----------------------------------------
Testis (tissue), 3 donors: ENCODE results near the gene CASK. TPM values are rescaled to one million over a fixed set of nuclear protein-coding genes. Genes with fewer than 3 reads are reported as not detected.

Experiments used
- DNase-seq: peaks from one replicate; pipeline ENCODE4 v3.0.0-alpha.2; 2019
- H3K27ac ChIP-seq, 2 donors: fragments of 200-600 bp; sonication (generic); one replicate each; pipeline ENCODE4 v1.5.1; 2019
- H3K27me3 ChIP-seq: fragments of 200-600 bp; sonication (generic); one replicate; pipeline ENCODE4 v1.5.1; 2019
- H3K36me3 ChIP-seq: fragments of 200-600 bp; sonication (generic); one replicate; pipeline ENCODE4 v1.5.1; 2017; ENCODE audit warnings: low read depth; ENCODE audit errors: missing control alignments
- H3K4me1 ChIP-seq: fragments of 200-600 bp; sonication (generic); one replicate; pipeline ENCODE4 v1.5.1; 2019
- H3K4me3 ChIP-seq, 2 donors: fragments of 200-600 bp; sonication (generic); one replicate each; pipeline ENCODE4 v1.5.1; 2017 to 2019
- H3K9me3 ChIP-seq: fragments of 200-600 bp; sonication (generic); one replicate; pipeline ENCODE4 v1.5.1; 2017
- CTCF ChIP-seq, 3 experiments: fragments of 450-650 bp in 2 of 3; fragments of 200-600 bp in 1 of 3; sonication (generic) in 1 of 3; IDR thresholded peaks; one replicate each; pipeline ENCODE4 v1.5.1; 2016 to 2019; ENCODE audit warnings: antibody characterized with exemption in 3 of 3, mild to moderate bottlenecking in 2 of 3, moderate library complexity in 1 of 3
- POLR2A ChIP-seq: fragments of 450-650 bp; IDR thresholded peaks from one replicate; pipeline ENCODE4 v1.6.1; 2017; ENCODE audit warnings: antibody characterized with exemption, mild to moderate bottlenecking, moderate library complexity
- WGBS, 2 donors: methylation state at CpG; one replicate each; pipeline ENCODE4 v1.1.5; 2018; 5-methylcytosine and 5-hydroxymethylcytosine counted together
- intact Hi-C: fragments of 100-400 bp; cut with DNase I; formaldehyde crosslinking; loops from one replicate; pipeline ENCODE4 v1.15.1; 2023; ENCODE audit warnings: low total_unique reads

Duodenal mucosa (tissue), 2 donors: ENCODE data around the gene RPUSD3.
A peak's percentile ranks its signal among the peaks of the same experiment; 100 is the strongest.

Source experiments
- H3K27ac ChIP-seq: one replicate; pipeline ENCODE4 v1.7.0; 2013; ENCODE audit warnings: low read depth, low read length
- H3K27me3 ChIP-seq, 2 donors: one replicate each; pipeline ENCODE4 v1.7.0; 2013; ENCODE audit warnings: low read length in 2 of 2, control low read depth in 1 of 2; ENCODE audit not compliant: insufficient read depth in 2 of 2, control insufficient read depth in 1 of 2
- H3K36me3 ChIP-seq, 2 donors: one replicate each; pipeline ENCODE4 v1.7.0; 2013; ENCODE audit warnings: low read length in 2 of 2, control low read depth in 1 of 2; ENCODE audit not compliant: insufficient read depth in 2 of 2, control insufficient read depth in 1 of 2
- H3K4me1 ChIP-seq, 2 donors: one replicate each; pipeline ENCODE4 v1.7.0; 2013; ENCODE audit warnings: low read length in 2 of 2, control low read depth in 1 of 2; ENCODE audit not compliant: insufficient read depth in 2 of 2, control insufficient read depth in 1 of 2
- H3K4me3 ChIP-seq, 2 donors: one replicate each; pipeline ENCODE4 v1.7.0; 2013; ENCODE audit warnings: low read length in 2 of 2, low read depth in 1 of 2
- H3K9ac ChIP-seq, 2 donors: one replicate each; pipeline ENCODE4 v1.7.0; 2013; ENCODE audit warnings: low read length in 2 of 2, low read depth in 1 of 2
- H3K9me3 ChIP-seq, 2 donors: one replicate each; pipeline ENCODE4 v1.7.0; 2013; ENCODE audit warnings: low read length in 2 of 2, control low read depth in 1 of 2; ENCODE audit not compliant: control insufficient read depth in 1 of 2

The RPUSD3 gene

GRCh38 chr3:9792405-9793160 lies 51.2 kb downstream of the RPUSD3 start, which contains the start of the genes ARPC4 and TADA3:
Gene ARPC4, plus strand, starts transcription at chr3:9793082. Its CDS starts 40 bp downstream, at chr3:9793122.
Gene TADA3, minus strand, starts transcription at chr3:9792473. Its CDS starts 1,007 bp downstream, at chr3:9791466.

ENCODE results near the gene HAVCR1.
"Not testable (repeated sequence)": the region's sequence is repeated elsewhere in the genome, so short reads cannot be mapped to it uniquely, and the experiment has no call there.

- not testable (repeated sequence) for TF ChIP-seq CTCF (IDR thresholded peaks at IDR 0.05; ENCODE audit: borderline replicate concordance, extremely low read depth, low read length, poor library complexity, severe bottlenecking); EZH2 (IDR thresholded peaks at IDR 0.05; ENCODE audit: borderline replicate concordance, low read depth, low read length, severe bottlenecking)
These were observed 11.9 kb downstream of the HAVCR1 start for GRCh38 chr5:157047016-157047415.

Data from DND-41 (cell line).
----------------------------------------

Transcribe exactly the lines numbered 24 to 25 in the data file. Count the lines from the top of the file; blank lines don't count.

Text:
The RPUSD3 gene

GRCh38 chr3:9792405-9793160 lies 51.2 kb downstream of the RPUSD3 start, which contains the start of the genes ARPC4 and TADA3: